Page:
Right to be Forgotten
Individuals have an absolute right to erasure. Therefore, if an individual asks you to delete or review whether you still need their data, you must review whether there is a clear and justified need to keep it for your specific purpose. If you can justify holding the data, you must be prepared to respond to any subject access requests and compliance with any other rights the individual may have such as, security and confidentiality of data. Section 169 of the DPA 2018 creates an offence for altering, defacing, blocking, erasing, destroying or concealing information with the intention of preventing disclosure.
In many industries, such as the construction industry, it is commonplace to share data relating to individuals when working on the same projects or where there may be a potential merger between two or more entities. In such a situation, it is important to update any contracts and incorporate appropriate provisions in an agreement that determine what happens if you no longer need to share data. The most appropriate way to deal with this is to have provisions that require you to either return the documents to the organisation that supplied them without keeping any copies, or deleting the data.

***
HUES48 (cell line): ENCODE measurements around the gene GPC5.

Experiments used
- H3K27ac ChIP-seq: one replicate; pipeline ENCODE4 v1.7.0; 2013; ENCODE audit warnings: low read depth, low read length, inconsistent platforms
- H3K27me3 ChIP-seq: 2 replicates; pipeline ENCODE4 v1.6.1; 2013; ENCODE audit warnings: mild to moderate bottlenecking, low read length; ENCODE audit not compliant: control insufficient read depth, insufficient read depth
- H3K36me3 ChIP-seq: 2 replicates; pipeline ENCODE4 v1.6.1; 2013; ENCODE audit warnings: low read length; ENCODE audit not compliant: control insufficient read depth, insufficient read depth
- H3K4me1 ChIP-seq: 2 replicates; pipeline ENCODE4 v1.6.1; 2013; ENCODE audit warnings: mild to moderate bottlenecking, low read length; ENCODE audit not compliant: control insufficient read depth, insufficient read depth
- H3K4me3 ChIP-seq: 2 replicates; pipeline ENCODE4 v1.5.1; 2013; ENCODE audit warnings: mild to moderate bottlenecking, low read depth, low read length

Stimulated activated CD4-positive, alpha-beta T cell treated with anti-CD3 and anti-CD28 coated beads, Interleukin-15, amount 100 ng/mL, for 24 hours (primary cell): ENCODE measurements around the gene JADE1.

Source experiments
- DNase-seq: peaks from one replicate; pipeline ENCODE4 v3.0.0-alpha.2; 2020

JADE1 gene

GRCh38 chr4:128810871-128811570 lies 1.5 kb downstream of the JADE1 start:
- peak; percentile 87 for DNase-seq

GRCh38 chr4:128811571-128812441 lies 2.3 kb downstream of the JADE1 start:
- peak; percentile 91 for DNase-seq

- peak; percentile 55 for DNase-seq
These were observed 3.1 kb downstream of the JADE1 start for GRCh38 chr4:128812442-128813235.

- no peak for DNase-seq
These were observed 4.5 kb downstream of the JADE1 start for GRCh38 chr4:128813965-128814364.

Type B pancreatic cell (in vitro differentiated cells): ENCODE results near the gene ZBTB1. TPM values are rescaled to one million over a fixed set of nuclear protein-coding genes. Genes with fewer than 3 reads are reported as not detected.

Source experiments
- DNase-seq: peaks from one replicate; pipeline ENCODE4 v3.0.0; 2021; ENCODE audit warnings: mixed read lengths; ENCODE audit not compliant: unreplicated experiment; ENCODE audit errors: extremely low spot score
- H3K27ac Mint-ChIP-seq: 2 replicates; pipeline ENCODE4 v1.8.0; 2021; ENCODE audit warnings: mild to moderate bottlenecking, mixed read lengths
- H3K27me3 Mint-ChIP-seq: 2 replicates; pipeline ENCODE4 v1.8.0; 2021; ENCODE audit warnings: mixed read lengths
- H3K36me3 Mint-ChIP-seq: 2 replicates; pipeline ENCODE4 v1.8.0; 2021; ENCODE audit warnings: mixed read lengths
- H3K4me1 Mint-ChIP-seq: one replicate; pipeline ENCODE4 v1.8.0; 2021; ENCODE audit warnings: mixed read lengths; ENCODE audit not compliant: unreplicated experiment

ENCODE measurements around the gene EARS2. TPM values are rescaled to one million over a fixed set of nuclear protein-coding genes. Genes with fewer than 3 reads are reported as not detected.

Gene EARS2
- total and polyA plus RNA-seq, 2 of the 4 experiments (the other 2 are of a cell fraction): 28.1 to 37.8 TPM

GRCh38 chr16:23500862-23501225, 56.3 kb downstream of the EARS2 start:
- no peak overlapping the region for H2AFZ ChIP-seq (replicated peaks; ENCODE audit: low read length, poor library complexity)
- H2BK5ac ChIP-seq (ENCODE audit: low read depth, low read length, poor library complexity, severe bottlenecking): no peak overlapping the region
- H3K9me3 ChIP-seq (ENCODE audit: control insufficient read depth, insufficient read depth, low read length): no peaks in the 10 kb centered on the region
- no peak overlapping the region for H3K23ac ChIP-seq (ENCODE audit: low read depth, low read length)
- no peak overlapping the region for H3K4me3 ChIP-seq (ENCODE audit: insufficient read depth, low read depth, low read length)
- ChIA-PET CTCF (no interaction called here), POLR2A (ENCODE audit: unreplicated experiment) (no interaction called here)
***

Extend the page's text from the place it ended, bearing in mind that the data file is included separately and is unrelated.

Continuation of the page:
Article 28 of the GDPR requires certain provisions to be included in contracts that involve processing of personal data. Many construction contracts such as the NEC4 provide guidance on incorporating standard clauses in to the contract in order to comply with the GDPR regulations. However, it may not always be advisory to follow this, as “one size does not fit all”.
Further, if you have been provided with personal data of individuals by another stakeholder involved in a project, you must still ensure compliance with the GDPR principles.
As mentioned above, the GDPR provisions relating to document retention have similarities to the 1998 Act. However, it places a higher evidential burden to be able to justify retention. Therefore, it is important for organisations to be able to comply with this and assess the risk of retention.
A starting point is to check any industry guidelines for retention periods of holding documents. However, it should be noted that this does not guarantee compliance with the GDPR. A proportionate approach needs to be taken in every case where you balance your needs with the individual’s right to privacy, and take a fair and justified approach.
If data is not being used, organisations should consider anonymising or deleting it in order to avoid falling foul of the GDPR provisions where non-compliance carries far higher fines than under the 1998 Act. Personal data held for too long is highly likely to be in breach of the regulations. The DPA 2018 also sets out criminal offences for some data protection breaches.
Once the UK leaves the EU, the position should remain similar. The European Union (Withdrawal) Act 2018 will incorporate the GDPR into UK law and the DPA 2018 will continue to supplement the GDPR provisions.